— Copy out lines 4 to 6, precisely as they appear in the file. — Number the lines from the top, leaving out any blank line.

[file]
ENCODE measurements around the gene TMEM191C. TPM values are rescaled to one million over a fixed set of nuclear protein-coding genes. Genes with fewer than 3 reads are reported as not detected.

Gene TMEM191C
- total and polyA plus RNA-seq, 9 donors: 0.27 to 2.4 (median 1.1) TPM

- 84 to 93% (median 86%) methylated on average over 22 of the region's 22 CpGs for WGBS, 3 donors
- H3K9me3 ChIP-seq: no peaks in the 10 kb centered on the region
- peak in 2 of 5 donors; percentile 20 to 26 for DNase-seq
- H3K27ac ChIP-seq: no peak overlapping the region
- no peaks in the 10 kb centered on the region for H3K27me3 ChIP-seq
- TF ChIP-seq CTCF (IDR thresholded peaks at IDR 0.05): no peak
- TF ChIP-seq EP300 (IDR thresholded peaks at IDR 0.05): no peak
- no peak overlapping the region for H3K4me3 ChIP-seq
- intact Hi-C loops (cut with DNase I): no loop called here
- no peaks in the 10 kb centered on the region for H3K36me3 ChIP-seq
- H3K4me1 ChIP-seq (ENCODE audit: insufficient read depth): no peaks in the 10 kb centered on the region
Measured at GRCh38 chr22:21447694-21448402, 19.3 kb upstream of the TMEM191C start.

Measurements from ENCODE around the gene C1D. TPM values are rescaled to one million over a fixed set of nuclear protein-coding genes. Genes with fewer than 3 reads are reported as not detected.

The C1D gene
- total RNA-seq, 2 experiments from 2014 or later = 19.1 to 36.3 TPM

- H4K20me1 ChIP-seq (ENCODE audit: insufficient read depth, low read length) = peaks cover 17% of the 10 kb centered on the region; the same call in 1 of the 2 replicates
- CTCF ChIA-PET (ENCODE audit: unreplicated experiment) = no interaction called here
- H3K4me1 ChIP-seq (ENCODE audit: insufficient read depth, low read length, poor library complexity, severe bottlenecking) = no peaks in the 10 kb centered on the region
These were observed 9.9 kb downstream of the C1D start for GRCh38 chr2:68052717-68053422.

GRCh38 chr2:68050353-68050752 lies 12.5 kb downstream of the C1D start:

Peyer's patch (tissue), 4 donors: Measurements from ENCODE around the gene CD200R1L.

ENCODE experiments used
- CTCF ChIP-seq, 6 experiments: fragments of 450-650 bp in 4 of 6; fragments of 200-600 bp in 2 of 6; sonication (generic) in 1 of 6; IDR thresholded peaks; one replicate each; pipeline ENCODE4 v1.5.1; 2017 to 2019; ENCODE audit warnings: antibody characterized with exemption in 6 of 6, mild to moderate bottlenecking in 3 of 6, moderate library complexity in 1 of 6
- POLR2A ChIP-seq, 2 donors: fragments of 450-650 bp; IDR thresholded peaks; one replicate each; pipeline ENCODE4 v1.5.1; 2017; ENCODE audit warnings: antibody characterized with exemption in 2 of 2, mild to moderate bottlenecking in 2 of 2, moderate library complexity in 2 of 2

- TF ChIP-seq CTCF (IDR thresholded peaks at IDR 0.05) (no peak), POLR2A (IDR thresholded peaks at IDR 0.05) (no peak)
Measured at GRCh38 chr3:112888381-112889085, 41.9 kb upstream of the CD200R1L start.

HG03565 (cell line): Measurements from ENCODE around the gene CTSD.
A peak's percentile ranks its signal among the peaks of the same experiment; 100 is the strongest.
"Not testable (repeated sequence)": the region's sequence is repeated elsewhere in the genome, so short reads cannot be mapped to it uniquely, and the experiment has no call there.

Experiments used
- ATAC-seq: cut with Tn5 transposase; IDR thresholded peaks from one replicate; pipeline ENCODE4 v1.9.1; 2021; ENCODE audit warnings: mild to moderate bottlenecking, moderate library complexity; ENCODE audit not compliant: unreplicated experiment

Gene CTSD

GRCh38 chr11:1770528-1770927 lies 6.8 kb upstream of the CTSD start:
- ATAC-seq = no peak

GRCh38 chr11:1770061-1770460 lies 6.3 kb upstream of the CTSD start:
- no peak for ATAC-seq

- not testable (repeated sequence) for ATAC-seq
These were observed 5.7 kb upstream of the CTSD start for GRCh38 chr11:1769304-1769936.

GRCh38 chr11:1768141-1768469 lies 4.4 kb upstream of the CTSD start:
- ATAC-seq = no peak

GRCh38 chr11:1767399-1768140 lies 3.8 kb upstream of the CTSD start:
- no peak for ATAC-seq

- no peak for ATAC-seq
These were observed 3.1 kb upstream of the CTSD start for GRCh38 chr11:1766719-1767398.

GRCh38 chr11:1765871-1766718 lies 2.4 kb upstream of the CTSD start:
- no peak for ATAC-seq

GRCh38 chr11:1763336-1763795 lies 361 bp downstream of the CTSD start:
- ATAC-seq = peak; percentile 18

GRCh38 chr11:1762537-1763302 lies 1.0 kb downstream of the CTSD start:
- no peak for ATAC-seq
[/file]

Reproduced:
- 84 to 93% (median 86%) methylated on average over 22 of the region's 22 CpGs for WGBS, 3 donors
- H3K9me3 ChIP-seq: no peaks in the 10 kb centered on the region
- peak in 2 of 5 donors; percentile 20 to 26 for DNase-seq